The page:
In 1996 there was a major changing of the guard as R.L. Glazer became chairman of the board and treasurer, and Bennett Glazer was named president. There also were changes taking place in the beverage industry in the mid-1990s, as a wave of consolidation took place among suppliers as well as distributors. Doing business of $700 million a year, Glazer's was far from a small company, but given the industry trend the company clearly had reached a crossroads in its history. According to vice-president of corporate strategy Louis Zweig, management decided that it had three choices: "We could be the acquirer, we could retrench or we could be acquired…. The Glazer family made the decision that we would be a major player in the market, that we would start growing and that we would do it in a multi-faceted way." Bennett Glazer told US Business Review, "At that point, we had to either get in the game or get out." He added, "We realized we couldn't go on as the status quo. We became proactive and put together a vision." That vision would include acquisitions, internal growth, and joint ventures.
ADDING BEER DISTRIBUTION: 1997
In the final years of the 1990s Glazer's entered several new states, growing northward from its Texas base, and added new product lines. The 1997 acquisition of Long-view, Texas-based Maxwell Distributing expanded the company into beer distribution, a field in which Glazer's had not been involved for many years. Late in the year the company moved into Missouri through the acquisition of Boone Distributing and its branches in Columbia, Springfield, and Joplin, Missouri. Several months later the Missouri business was bolstered with the acquisition of Griesedieck Imports, distributor of boutique wines and specialty beers in Kansas City and St. Louis. Also in 1998 Glazer's formed a joint venture with Chicago's Romano Brothers Beverage Co., named M&M Beverages L.L.C., to buy Olinger Distributing Co. Inc., the second largest wine and spirits distributor in Indiana. M&M was subsequently merged with a small Romano Brothers subsidiary, Miller Distributing. Also in 1998 Glazer's Arizona operation, Cactus Beverage, merged with Arizona-based Sunbelt Distributing's Arizona Beverage to form a 50-50 joint venture, Alliance Beverage Distributing Company, to conduct wholesale liquor distribution in Arizona.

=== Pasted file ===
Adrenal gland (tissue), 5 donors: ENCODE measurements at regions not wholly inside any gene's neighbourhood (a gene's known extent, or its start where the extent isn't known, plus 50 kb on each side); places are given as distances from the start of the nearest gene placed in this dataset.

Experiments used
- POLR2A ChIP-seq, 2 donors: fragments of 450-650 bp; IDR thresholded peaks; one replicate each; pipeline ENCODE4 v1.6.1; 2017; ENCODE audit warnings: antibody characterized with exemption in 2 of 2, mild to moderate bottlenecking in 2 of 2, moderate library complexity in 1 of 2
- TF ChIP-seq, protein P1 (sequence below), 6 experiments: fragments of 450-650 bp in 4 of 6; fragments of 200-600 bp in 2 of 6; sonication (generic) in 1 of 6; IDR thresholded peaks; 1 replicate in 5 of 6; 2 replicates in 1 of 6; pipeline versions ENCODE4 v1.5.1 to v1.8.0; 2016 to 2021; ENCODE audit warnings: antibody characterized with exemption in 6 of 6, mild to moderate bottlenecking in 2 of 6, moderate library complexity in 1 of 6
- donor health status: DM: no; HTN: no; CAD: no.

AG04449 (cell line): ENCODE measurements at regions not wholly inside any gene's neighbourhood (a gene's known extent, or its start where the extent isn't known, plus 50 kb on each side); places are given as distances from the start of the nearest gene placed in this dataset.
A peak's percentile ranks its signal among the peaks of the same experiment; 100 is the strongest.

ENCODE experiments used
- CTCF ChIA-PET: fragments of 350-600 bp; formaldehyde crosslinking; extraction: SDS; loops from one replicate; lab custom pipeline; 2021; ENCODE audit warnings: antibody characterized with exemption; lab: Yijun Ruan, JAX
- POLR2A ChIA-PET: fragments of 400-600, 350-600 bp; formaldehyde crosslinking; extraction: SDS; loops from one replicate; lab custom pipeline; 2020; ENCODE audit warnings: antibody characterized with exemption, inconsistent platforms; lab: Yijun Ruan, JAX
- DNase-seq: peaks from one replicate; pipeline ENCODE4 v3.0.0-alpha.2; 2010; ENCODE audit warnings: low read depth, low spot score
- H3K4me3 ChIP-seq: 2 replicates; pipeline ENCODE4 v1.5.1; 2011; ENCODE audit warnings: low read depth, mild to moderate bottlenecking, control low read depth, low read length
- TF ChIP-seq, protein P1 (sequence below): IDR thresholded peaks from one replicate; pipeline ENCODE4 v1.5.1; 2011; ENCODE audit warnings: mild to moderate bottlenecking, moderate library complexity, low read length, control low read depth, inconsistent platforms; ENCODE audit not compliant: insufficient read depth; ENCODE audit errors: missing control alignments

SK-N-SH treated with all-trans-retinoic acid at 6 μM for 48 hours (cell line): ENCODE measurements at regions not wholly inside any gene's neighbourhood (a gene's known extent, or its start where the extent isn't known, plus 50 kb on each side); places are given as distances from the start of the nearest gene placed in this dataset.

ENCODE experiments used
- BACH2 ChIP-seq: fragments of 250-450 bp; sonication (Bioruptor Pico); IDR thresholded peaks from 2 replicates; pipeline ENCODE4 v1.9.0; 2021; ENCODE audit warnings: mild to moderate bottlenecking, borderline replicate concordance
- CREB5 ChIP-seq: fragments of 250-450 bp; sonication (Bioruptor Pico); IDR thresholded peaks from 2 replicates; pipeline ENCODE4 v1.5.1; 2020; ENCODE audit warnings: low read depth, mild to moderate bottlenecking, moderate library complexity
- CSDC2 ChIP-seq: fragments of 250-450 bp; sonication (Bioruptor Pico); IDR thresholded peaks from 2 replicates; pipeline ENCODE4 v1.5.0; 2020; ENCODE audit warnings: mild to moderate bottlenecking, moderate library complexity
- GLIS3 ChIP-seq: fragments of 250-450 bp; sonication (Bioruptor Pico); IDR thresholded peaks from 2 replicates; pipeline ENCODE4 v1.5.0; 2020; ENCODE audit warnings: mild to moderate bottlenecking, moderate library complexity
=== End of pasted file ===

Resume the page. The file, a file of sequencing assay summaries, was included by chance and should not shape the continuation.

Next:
In another 1998 move, Glazer's acquired Des Moines, Iowa-based Messer Distributing, forming the basis for subsidiary Glazer's of Iowa, adding yet another state to Glazer's reach. Glazer's also made a bid to enter Kansas in 1999 by acquiring Premiere Beverage of Lenexa and A.B. Sales of Wichita, which shared mutual ownership. The deal was put on hold until 2001 because of a 52-year-old Kansas law that prevented out-of-state liquor wholesale companies from doing business in the state. The law had been put on the books as a way to make it easier to do criminal background checks on buyers, thereby limiting the chance of criminal elements becoming involved in the state's liquor industry. Given that nonresidents could acquire liquor licenses and even manufacture liquor in the state, and that modern technology and crime databases rendered the underlying premise of the law antiquated, it was only a matter of time before a federal judge issued a ruling that set aside the Kansas law and paved the way for the acquisition to be completed. Glazer's also looked to achieve internal growth in the final years of the decade. It established a subsidiary called Glazer's Domaines & Estates to work with fine wine producers to market their wines through the Glazer's network.